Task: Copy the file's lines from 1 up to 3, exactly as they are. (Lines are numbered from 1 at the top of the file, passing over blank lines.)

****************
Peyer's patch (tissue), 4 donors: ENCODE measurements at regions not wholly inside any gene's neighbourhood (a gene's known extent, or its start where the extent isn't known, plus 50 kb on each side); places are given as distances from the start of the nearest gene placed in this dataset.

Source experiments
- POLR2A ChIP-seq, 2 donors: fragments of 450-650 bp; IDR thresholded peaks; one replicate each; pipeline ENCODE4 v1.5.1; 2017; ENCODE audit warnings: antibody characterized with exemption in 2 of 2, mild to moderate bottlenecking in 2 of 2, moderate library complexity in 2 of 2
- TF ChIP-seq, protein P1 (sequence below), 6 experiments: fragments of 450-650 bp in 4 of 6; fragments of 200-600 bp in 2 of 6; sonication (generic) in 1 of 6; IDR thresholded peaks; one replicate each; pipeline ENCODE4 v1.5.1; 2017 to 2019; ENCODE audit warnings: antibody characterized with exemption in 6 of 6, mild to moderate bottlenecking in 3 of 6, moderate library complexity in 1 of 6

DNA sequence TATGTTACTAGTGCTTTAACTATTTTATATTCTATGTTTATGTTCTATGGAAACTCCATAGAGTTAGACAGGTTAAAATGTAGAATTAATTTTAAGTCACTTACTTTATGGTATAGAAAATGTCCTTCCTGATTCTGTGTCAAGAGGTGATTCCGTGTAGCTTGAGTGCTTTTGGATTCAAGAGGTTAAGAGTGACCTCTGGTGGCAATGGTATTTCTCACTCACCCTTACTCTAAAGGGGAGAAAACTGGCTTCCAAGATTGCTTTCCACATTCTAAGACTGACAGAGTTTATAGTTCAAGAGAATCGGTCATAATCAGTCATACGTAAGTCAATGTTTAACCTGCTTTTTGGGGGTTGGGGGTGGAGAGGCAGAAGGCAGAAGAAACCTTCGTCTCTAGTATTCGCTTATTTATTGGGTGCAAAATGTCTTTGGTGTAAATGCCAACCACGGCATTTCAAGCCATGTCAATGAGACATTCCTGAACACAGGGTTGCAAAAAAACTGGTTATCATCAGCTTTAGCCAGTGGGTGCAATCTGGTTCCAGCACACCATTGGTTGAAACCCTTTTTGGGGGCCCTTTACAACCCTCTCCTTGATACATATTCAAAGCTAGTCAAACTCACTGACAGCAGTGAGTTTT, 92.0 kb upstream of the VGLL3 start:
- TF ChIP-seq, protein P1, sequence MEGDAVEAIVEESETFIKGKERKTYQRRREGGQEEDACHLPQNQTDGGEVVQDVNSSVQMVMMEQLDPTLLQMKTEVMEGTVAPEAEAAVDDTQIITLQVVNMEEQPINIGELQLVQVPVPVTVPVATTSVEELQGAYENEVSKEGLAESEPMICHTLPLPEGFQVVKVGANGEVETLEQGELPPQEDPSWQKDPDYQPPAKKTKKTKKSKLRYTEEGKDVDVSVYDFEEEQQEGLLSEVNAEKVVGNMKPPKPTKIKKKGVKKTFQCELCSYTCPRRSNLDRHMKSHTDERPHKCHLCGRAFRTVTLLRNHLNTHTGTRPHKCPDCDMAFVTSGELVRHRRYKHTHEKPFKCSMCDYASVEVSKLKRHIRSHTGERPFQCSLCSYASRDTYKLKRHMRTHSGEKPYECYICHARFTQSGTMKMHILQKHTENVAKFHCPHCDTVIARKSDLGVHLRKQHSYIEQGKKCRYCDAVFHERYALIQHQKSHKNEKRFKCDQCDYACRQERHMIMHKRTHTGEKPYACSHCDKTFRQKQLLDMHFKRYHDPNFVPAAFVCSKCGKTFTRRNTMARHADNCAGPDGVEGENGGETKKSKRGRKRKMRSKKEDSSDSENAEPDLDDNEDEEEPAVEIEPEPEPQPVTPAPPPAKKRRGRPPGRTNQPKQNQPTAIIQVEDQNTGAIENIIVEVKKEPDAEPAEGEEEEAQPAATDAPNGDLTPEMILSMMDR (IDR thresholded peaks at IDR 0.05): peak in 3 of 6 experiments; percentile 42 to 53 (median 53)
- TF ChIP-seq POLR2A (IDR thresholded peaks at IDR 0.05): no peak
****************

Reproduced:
Peyer's patch (tissue), 4 donors: ENCODE measurements at regions not wholly inside any gene's neighbourhood (a gene's known extent, or its start where the extent isn't known, plus 50 kb on each side); places are given as distances from the start of the nearest gene placed in this dataset.

Source experiments
- POLR2A ChIP-seq, 2 donors: fragments of 450-650 bp; IDR thresholded peaks; one replicate each; pipeline ENCODE4 v1.5.1; 2017; ENCODE audit warnings: antibody characterized with exemption in 2 of 2, mild to moderate bottlenecking in 2 of 2, moderate library complexity in 2 of 2